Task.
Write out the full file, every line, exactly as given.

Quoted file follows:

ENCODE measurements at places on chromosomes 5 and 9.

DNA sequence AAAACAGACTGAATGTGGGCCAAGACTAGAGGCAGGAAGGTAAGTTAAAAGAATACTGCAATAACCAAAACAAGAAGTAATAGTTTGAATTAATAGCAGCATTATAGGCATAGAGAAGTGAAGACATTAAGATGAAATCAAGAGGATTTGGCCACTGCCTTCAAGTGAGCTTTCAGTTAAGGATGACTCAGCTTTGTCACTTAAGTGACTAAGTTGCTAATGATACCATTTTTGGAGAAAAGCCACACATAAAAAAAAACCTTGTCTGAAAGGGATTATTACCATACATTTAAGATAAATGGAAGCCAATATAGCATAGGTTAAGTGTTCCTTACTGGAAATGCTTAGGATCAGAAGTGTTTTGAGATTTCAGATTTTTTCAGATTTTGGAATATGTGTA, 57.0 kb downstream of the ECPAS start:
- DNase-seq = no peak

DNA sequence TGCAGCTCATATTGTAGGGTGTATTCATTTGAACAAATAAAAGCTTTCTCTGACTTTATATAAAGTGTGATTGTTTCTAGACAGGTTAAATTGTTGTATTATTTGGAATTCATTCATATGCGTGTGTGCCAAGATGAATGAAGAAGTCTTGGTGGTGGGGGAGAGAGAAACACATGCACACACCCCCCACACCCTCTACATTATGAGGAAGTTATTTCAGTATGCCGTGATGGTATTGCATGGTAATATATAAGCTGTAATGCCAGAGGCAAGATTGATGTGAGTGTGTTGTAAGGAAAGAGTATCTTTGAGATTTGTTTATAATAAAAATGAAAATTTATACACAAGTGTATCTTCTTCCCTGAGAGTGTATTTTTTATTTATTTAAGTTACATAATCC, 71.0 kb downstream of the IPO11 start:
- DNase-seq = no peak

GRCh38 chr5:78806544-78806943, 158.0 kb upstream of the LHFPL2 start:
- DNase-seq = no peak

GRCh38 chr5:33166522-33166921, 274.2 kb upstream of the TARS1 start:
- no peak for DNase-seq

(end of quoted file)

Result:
ENCODE measurements at places on chromosomes 5 and 9.

DNA sequence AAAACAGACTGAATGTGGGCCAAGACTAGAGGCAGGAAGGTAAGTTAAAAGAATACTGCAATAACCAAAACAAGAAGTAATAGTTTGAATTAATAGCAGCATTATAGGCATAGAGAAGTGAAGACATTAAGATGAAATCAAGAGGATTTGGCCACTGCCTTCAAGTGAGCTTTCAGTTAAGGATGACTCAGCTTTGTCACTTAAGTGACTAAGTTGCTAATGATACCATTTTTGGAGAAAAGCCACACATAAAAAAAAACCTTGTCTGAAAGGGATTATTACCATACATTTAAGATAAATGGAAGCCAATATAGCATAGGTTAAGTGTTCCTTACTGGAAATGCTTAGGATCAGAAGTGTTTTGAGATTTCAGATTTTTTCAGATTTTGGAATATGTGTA, 57.0 kb downstream of the ECPAS start:
- DNase-seq = no peak

DNA sequence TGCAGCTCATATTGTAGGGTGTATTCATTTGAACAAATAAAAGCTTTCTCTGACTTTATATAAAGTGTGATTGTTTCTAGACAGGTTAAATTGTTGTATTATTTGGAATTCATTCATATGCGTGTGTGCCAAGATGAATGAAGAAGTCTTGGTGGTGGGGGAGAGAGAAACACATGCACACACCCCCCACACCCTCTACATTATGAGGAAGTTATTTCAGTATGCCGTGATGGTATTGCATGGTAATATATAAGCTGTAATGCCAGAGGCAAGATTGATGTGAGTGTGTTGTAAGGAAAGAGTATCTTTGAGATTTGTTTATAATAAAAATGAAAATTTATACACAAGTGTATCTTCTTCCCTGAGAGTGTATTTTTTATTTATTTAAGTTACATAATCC, 71.0 kb downstream of the IPO11 start:
- DNase-seq = no peak

GRCh38 chr5:78806544-78806943, 158.0 kb upstream of the LHFPL2 start:
- DNase-seq = no peak

GRCh38 chr5:33166522-33166921, 274.2 kb upstream of the TARS1 start:
- no peak for DNase-seq